I've had a few chances to stay in hotels throughout the years and I've gotten used to them I suppose. They are sterile, with their generic artwork, industrial carpet, stiff sheets and pillows. Of course there's usually the obligatory air-conditioner under thick blinds that spews out frigid air scented with a twinge of cigarette smoke from previous guests who thought they could get away with smoking in the room.
Generically hotel rooms are somewhat unpleasant.
We stayed in a little podunk hotel in Kanab this summer, the shower and toilet were in a separate space from the sink, which was a result of poor design by the builders I think. The outside was designed to fit the historical image of American Trans-continental hostelry with fake wooden beams that were glued and tacked onto the outside of the place. The room was tiny, two full-sized beds masquerading as queen sized beds, set side by side in a space not much larger than the waiting room of a doctors office. They somehow managed a dresser with the obligatory television and mini refrigerator that whined in the middle of the night waking me from my uneasy sleep. The door was right up against the parking lot so we really depended on the thick curtains to protect our privacy. We didn't plan well for our overnight stay, so there we were, we made the best of it.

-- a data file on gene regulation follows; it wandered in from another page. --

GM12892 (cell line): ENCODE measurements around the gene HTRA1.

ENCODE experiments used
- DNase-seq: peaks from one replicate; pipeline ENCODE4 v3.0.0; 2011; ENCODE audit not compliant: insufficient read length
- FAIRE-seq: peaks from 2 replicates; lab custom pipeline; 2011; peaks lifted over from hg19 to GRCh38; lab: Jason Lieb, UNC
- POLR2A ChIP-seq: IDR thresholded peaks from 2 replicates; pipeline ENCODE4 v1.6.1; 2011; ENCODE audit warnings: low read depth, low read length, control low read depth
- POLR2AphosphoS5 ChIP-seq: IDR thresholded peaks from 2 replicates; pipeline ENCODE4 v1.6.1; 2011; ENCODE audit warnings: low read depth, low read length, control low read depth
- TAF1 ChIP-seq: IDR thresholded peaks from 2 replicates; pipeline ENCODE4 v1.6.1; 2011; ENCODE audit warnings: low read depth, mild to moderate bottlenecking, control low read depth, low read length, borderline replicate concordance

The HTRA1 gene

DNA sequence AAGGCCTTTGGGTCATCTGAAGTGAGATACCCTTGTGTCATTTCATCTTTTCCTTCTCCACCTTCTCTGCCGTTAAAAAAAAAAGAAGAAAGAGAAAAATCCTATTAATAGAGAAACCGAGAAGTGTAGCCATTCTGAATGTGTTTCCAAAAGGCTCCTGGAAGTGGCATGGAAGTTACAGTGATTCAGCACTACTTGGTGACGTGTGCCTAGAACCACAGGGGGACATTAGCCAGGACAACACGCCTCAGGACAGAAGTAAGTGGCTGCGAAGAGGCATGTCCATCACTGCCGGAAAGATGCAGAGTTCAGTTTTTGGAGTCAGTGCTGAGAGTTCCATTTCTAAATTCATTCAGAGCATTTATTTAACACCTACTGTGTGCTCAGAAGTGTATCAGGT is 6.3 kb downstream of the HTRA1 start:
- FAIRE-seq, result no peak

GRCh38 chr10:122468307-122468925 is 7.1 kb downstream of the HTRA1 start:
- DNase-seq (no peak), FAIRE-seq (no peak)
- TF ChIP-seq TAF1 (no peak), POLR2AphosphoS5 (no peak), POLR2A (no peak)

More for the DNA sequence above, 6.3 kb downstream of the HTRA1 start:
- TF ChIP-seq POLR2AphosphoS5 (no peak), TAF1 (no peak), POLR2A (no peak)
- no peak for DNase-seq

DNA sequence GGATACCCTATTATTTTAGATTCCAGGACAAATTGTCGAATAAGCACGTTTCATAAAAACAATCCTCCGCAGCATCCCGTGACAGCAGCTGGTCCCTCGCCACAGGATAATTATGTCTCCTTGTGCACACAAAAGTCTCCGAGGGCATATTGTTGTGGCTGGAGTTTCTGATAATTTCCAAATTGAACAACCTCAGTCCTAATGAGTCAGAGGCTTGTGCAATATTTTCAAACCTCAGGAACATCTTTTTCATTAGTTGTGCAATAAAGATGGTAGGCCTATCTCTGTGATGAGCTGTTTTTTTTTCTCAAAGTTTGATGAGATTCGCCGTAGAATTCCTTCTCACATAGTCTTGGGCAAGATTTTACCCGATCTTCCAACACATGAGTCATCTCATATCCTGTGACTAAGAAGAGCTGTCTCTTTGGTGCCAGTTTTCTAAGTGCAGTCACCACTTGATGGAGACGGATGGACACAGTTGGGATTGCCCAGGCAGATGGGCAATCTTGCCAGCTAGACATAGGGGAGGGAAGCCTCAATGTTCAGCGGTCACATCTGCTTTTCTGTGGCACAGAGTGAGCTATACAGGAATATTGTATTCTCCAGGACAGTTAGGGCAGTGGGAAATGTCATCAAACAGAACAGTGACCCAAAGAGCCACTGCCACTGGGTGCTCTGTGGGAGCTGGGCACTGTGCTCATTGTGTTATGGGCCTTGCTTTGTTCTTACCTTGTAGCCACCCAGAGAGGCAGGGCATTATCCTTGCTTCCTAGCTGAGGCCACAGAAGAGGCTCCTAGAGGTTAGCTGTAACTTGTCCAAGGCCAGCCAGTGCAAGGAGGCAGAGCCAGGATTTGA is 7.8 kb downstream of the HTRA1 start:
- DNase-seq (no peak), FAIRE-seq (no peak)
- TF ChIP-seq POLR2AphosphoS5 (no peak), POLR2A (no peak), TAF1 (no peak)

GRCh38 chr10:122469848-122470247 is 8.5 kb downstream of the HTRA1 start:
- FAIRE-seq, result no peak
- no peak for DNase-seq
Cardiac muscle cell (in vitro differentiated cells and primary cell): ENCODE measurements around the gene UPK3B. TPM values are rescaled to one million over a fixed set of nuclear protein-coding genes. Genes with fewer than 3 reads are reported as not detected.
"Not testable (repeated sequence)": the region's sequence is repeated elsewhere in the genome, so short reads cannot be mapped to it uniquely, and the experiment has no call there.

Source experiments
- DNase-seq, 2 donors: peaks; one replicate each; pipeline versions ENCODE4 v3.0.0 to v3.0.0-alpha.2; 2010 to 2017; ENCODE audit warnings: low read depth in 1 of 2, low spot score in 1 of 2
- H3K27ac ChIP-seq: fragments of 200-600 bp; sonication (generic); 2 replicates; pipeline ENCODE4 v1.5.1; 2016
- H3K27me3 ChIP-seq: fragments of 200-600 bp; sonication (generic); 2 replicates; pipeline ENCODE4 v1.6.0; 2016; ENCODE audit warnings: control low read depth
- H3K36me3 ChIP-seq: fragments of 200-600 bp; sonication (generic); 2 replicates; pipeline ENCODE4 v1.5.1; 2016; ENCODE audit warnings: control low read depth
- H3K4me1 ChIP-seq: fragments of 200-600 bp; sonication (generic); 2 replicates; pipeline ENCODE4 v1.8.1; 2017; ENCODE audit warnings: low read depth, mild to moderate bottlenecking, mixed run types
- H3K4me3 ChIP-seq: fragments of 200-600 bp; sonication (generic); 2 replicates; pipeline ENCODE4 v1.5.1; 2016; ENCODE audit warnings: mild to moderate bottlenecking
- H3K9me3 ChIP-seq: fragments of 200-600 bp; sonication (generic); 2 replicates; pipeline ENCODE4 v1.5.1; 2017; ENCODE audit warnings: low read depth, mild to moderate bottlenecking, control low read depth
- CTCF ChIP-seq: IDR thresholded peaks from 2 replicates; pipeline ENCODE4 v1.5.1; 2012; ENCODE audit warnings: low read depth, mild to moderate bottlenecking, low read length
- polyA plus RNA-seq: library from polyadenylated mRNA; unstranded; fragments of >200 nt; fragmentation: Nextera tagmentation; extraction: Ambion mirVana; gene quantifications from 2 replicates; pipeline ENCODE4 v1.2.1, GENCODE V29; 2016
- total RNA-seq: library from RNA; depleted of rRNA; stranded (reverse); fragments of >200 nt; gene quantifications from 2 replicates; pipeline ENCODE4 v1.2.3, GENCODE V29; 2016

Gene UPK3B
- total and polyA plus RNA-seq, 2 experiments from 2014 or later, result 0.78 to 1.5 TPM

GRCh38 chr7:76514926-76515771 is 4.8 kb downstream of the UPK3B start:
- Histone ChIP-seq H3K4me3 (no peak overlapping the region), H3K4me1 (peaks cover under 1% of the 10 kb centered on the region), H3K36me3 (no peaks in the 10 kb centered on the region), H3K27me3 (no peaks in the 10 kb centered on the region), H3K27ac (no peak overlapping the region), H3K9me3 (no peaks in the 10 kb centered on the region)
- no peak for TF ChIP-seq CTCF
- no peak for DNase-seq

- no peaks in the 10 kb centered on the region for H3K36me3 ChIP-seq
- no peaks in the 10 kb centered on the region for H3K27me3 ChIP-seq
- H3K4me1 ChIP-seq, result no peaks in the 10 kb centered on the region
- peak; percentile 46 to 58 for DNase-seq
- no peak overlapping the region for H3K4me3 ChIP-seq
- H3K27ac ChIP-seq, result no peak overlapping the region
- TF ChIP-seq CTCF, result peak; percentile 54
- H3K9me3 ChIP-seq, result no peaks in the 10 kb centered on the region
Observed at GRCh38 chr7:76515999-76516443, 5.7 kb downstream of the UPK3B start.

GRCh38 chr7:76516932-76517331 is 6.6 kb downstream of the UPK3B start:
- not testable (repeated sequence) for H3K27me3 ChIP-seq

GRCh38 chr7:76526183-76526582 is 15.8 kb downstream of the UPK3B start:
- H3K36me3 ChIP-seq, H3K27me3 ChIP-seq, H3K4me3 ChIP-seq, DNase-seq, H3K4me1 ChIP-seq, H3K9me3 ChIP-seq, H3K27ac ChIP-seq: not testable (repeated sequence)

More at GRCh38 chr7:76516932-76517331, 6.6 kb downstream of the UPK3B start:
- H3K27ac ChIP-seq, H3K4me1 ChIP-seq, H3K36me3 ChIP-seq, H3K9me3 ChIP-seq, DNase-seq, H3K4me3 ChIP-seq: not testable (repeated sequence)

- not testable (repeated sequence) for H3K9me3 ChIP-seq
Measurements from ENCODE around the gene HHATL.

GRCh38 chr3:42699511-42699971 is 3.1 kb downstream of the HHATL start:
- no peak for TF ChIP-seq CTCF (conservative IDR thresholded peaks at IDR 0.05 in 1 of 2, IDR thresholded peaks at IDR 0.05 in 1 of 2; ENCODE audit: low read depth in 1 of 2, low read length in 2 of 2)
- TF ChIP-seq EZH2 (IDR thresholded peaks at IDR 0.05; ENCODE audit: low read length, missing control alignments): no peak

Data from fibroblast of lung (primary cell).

A rather unexpected hotel was the one we stayed at in Ireland. We got off the plane in Dublin and exhausted, looked forward to finding a place to relax. My cousin Kathy was the one who had made all the travel arrangements so we trusted in her plan. Well off the plane, we hoped on a bus which took us down to the middle of Dublin where we un-boarded onto the thoroughfare. According to Kathy we were quite close to the hotel so we gathered our luggage as best we could and followed her like ducks in a row through the cobblestone lined streets of Dublin. Our luggage clacked along behind us as we went, jarring our arms and vibrating up into our heads. We passed through several intersections and our guide Kathy had us walking up one street and down another until we reached a door in the middle of an alleyway just past a small convenience store and across from a cafe. She pressed the buzzer under the glowing yellow sign emblazoned with a bumble bee and a voice on the other end told us to enter through the door that buzzed and clicked letting us know it had been unlocked.
We opened up to narrow lobby and we all jammed in as best we could, a few were left out in the alley while our fearless leader discussed our rooms with the clerk in the lobby. After things were settled we made our way to a tiny elevator where a few jammed in and others waited to be taken up to our room. An accented voice declared which floor we had arrived on and with a ding we were let out of the death trap of an elevator.
We arrived in a narrow hall and stairway, and followed that down until we found our rooms which ended up being rather like a small apartment, quite different than the hotels we were used to in the States. I found the corner of a dark room to unpack and freshen up and we all met together in the living room area which was next to a tiny kitchen and balcony.
We all ended up really enjoying the view from our 3rd story window out over the middle of Dublin. We could see the university and the river and at night we heard the frequenters of the local bars singing, we might have imagined that last bit... ;)
In any case, this is my reminiscence from our trip, hotels in general are the same but sometimes you can be surprised.